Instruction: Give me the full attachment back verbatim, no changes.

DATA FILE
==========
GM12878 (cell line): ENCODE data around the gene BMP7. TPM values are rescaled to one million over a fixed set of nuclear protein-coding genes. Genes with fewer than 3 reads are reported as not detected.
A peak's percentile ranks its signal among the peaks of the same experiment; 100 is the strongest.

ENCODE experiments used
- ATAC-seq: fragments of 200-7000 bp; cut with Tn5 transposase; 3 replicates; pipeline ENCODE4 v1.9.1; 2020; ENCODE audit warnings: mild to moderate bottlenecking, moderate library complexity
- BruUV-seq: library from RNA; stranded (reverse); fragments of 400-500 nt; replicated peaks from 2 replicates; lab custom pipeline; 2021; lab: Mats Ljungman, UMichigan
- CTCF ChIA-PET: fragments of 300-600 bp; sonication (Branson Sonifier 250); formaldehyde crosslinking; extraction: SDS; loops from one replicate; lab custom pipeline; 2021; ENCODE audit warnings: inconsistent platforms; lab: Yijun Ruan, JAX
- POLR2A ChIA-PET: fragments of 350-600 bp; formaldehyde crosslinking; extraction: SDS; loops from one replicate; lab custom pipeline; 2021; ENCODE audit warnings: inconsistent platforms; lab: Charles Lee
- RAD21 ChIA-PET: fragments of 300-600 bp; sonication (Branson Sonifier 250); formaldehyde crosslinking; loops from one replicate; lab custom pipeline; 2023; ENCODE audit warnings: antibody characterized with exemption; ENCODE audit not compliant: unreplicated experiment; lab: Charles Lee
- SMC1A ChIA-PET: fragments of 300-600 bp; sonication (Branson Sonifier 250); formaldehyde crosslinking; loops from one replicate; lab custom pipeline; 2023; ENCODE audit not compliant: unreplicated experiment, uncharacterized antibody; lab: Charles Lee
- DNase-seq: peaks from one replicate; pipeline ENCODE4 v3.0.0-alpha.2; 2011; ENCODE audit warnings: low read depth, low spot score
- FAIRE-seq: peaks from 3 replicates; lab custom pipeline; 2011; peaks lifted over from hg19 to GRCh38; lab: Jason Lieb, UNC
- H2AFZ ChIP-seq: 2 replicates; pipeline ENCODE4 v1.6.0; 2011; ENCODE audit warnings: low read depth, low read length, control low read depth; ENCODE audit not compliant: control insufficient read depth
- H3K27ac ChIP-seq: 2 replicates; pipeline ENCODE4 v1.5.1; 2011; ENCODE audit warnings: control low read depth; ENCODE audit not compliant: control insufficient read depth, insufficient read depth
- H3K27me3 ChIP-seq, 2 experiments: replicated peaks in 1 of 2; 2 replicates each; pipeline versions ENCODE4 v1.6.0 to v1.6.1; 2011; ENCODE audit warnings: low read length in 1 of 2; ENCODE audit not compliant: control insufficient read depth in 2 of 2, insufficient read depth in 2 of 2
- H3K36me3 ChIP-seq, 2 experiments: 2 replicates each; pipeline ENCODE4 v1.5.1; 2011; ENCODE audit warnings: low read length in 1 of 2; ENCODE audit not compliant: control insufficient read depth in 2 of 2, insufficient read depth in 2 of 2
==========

GM12878 (cell line): ENCODE data around the gene BMP7. TPM values are rescaled to one million over a fixed set of nuclear protein-coding genes. Genes with fewer than 3 reads are reported as not detected.
A peak's percentile ranks its signal among the peaks of the same experiment; 100 is the strongest.

ENCODE experiments used
- ATAC-seq: fragments of 200-7000 bp; cut with Tn5 transposase; 3 replicates; pipeline ENCODE4 v1.9.1; 2020; ENCODE audit warnings: mild to moderate bottlenecking, moderate library complexity
- BruUV-seq: library from RNA; stranded (reverse); fragments of 400-500 nt; replicated peaks from 2 replicates; lab custom pipeline; 2021; lab: Mats Ljungman, UMichigan
- CTCF ChIA-PET: fragments of 300-600 bp; sonication (Branson Sonifier 250); formaldehyde crosslinking; extraction: SDS; loops from one replicate; lab custom pipeline; 2021; ENCODE audit warnings: inconsistent platforms; lab: Yijun Ruan, JAX
- POLR2A ChIA-PET: fragments of 350-600 bp; formaldehyde crosslinking; extraction: SDS; loops from one replicate; lab custom pipeline; 2021; ENCODE audit warnings: inconsistent platforms; lab: Charles Lee
- RAD21 ChIA-PET: fragments of 300-600 bp; sonication (Branson Sonifier 250); formaldehyde crosslinking; loops from one replicate; lab custom pipeline; 2023; ENCODE audit warnings: antibody characterized with exemption; ENCODE audit not compliant: unreplicated experiment; lab: Charles Lee
- SMC1A ChIA-PET: fragments of 300-600 bp; sonication (Branson Sonifier 250); formaldehyde crosslinking; loops from one replicate; lab custom pipeline; 2023; ENCODE audit not compliant: unreplicated experiment, uncharacterized antibody; lab: Charles Lee
- DNase-seq: peaks from one replicate; pipeline ENCODE4 v3.0.0-alpha.2; 2011; ENCODE audit warnings: low read depth, low spot score
- FAIRE-seq: peaks from 3 replicates; lab custom pipeline; 2011; peaks lifted over from hg19 to GRCh38; lab: Jason Lieb, UNC
- H2AFZ ChIP-seq: 2 replicates; pipeline ENCODE4 v1.6.0; 2011; ENCODE audit warnings: low read depth, low read length, control low read depth; ENCODE audit not compliant: control insufficient read depth
- H3K27ac ChIP-seq: 2 replicates; pipeline ENCODE4 v1.5.1; 2011; ENCODE audit warnings: control low read depth; ENCODE audit not compliant: control insufficient read depth, insufficient read depth
- H3K27me3 ChIP-seq, 2 experiments: replicated peaks in 1 of 2; 2 replicates each; pipeline versions ENCODE4 v1.6.0 to v1.6.1; 2011; ENCODE audit warnings: low read length in 1 of 2; ENCODE audit not compliant: control insufficient read depth in 2 of 2, insufficient read depth in 2 of 2
- H3K36me3 ChIP-seq, 2 experiments: 2 replicates each; pipeline ENCODE4 v1.5.1; 2011; ENCODE audit warnings: low read length in 1 of 2; ENCODE audit not compliant: control insufficient read depth in 2 of 2, insufficient read depth in 2 of 2